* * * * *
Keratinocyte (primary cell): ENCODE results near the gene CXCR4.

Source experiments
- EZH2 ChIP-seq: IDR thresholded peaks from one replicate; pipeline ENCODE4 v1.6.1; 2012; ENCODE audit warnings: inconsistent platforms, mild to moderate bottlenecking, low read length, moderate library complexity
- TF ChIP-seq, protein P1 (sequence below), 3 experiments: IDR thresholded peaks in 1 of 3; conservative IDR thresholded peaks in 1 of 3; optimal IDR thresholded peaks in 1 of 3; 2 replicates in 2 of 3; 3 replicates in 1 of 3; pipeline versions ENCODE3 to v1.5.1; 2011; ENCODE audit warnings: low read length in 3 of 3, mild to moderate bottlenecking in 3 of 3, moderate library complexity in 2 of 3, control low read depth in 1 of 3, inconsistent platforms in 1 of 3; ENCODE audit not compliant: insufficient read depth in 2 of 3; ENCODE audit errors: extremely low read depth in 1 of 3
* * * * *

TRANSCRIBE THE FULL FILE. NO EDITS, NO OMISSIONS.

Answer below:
Keratinocyte (primary cell): ENCODE results near the gene CXCR4.

Source experiments
- EZH2 ChIP-seq: IDR thresholded peaks from one replicate; pipeline ENCODE4 v1.6.1; 2012; ENCODE audit warnings: inconsistent platforms, mild to moderate bottlenecking, low read length, moderate library complexity
- TF ChIP-seq, protein P1 (sequence below), 3 experiments: IDR thresholded peaks in 1 of 3; conservative IDR thresholded peaks in 1 of 3; optimal IDR thresholded peaks in 1 of 3; 2 replicates in 2 of 3; 3 replicates in 1 of 3; pipeline versions ENCODE3 to v1.5.1; 2011; ENCODE audit warnings: low read length in 3 of 3, mild to moderate bottlenecking in 3 of 3, moderate library complexity in 2 of 3, control low read depth in 1 of 3, inconsistent platforms in 1 of 3; ENCODE audit not compliant: insufficient read depth in 2 of 3; ENCODE audit errors: extremely low read depth in 1 of 3